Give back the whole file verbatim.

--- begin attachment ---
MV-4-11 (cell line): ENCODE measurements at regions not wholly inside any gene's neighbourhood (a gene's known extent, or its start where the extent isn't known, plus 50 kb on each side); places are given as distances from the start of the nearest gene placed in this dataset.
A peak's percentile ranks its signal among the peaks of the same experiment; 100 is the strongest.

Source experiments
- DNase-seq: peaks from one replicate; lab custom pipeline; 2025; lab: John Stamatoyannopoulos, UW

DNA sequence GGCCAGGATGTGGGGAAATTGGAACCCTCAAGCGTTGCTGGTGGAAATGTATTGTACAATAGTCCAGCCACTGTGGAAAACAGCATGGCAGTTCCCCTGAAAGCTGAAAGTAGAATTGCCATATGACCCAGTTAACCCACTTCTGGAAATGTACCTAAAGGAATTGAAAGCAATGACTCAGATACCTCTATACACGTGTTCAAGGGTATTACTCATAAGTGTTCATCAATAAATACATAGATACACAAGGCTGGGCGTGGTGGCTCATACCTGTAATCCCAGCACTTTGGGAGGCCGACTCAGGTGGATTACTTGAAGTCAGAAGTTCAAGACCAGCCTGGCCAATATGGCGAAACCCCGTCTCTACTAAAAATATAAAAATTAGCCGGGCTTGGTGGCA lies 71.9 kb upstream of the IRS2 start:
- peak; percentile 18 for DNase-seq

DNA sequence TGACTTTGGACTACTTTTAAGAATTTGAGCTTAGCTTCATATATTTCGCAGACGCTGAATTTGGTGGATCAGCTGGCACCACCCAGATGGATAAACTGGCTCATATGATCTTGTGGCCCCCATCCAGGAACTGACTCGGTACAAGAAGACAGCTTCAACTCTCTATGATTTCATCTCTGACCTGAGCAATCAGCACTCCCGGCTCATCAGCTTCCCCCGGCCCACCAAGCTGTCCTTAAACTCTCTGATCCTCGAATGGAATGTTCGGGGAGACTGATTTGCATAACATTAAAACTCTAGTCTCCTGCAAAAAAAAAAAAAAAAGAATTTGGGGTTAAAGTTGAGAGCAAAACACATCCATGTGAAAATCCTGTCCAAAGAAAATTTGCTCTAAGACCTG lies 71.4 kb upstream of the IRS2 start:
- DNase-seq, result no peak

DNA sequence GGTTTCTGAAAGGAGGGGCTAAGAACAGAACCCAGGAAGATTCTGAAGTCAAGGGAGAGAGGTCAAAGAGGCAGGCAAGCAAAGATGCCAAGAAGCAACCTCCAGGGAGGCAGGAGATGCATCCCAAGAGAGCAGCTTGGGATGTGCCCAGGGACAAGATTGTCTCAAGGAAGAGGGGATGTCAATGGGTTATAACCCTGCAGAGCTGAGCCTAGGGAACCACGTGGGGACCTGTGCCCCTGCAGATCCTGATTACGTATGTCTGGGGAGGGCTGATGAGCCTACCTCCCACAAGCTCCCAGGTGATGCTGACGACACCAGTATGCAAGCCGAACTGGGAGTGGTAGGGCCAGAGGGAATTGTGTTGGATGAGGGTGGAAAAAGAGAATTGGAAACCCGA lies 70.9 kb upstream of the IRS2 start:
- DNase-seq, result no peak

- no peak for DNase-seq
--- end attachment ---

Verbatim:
MV-4-11 (cell line): ENCODE measurements at regions not wholly inside any gene's neighbourhood (a gene's known extent, or its start where the extent isn't known, plus 50 kb on each side); places are given as distances from the start of the nearest gene placed in this dataset.
A peak's percentile ranks its signal among the peaks of the same experiment; 100 is the strongest.

Source experiments
- DNase-seq: peaks from one replicate; lab custom pipeline; 2025; lab: John Stamatoyannopoulos, UW

DNA sequence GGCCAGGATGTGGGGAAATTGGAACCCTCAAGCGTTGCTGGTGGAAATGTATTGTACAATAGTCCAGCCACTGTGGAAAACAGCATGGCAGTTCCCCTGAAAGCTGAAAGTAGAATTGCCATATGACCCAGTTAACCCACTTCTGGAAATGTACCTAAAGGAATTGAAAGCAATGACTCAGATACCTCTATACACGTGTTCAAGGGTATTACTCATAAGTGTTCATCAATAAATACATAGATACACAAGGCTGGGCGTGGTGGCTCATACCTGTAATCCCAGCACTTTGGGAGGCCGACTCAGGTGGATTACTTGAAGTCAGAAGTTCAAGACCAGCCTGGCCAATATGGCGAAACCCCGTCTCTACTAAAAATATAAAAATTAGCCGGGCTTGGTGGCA lies 71.9 kb upstream of the IRS2 start:
- peak; percentile 18 for DNase-seq

DNA sequence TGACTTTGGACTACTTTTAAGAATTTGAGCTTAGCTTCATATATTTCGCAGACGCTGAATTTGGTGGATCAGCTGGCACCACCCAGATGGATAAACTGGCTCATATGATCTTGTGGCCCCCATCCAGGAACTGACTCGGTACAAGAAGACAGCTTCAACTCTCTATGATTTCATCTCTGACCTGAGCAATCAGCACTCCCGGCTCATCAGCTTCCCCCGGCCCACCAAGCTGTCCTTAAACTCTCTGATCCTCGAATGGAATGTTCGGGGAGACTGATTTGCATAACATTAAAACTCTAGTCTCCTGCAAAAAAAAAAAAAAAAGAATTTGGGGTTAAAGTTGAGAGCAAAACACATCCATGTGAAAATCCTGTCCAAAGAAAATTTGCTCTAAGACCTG lies 71.4 kb upstream of the IRS2 start:
- DNase-seq, result no peak

DNA sequence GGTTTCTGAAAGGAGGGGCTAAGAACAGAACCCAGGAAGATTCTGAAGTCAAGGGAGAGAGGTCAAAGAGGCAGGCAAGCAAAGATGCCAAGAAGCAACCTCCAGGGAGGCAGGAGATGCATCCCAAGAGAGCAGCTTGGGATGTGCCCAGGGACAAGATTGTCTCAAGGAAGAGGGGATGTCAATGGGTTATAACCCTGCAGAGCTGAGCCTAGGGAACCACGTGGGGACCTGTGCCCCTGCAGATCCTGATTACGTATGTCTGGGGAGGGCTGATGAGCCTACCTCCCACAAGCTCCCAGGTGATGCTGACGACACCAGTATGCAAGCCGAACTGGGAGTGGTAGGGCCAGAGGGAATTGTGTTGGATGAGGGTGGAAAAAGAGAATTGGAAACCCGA lies 70.9 kb upstream of the IRS2 start:
- DNase-seq, result no peak

- no peak for DNase-seq